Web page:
With a frontispiece in colours By Arthur O. Scott
THE ROME EXPRESS
The Rome Express, the direttissimo, or most direct, was approaching Paris one morning in March, when it became known to the occupants of the sleeping-car that there was something amiss, very much amiss, in the car.
The train was travelling the last stage, between Laroche and Paris, a run of a hundred miles without a stop. It had halted at Laroche for early breakfast, and many, if not all the passengers, had turned out. Of those in the sleeping-car, seven in number, six had been seen in the restaurant, or about the platform; the seventh, a lady, had not stirred. All had reëntered their berths to sleep or doze when the train went on, but several were on the move as it neared Paris, taking their turn at the lavatory, calling for water, towels, making the usual stir of preparation as the end of a journey was at hand.
There were many calls for the porter, yet no porter appeared. At last the attendant was found—lazy villain!--asleep, snoring loudly, stertorously, in his little bunk at the end of the car. He was roused with difficulty, and set about his work in a dull, unwilling, lethargic way, which promised badly for his tips from those he was supposed to serve.
By degrees all the passengers got dressed, all but two,—the lady in 9 and 10, who had made no sign as yet; and the man who occupied alone a double berth next her, numbered 7 and 8.
As it was the porter's duty to call every one, and as he was anxious, like the rest of his class, to get rid of his travellers as soon as possible after arrival, he rapped at each of the two closed doors behind which people presumably still slept.
The lady cried "All right," but there was no answer from No. 7 and 8.
Again and again the porter knocked and called loudly. Still meeting with no response, he opened the door of the compartment and went in.
It was now broad daylight. No blind was down; indeed, the one narrow window was open, wide; and the whole of the interior of the compartment was plainly visible, all and everything in it.
The occupant lay on his bed motionless. Sound asleep? No, not merely asleep—the twisted unnatural lie of the limbs, the contorted legs, the one arm drooping listlessly but stiffly over the side of the berth, told of a deeper, more eternal sleep.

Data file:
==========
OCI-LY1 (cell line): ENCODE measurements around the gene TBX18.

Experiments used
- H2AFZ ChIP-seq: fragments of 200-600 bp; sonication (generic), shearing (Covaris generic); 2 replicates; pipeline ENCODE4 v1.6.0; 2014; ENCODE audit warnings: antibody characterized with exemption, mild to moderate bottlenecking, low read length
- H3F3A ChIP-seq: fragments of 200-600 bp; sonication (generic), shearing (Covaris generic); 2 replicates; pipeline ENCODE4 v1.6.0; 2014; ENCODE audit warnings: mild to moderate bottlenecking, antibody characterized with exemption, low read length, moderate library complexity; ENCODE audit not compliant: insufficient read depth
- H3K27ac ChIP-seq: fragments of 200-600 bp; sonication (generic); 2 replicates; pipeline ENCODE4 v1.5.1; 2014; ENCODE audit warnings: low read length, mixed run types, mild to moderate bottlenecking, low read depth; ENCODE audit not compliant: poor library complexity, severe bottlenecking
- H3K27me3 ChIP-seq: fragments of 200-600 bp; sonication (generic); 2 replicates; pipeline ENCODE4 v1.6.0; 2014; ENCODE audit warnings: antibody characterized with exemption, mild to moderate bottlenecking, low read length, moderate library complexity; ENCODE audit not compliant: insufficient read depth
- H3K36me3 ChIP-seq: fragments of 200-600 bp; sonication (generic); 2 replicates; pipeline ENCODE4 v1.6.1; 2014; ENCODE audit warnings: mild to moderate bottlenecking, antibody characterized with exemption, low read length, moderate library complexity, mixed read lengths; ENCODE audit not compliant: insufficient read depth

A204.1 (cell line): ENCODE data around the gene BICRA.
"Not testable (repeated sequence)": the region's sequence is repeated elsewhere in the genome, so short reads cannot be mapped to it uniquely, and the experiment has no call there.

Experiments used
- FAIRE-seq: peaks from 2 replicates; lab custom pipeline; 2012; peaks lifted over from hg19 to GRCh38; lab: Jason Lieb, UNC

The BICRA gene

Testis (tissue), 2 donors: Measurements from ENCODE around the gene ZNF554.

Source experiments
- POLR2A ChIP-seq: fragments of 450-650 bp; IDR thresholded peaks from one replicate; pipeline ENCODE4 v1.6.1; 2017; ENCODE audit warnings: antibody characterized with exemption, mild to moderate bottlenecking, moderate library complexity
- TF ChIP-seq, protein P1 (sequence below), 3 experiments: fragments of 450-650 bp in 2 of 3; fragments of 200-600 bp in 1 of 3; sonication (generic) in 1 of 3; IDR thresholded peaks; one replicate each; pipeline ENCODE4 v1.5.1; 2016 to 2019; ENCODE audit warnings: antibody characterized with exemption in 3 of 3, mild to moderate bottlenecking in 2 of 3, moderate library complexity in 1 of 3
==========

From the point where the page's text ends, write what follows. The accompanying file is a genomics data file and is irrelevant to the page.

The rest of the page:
The man was dead. Dead—and not from natural causes.
One glance at the blood-stained bedclothes, one look at the gaping wound in the breast, at the battered, mangled face, told the terrible story.
It was murder! murder most foul! The victim had been stabbed to the heart.
With a wild, affrighted, cry the porter rushed out of the compartment, and to the eager questioning of all who crowded round him, he could only mutter in confused and trembling accents:
"There! there! in there!"
Thus the fact of the murder became known to every one by personal inspection, for every one (even the lady had appeared for just a moment) had looked in where the body lay. The compartment was filled for some ten minutes or more by an excited, gesticulating, polyglot mob of half a dozen, all talking at once in French, English, and Italian.
The first attempt to restore order was made by a tall man, middle-aged, but erect in his bearing, with bright eyes and alert manner, who took the porter aside, and said sharply in good French, but with a strong English accent:
"Here! it's your business to do something. No one has any right to be in that compartment now. There may be reasons—traces—things to remove; never mind what. But get them all out. Be sharp about it; and lock the door. Remember you will be held responsible to justice."
The porter shuddered, so did many of the passengers who had overheard the Englishman's last words.
Justice! It is not to be trifled with anywhere, least of all in France, where the uncomfortable superstition prevails that every one who can be reasonably suspected of a crime is held to be guilty of that crime until his innocence is clearly proved.
All those six passengers and the porter were now brought within the category of the accused. They were all open to suspicion; they, and they alone, for the murdered man had been seen alive at Laroche, and the fell deed must have been done since then, while the train was in transit, that is to say, going at express speed, when no one could leave it except at peril of his life.
"Deuced awkward for us!" said the tall English general, Sir Charles Collingham by name, to his brother the parson, when he had reëntered their compartment and shut the door.
"I can't see it. In what way?" asked the Reverend Silas Collingham, a typical English cleric, with a rubicund face and square-cut white whiskers, dressed in a suit of black serge, and wearing the professional white tie.
"Why, we shall be detained, of course; arrested, probably—certainly detained. Examined, cross-examined, bully-ragged—I know something of the French police and their ways."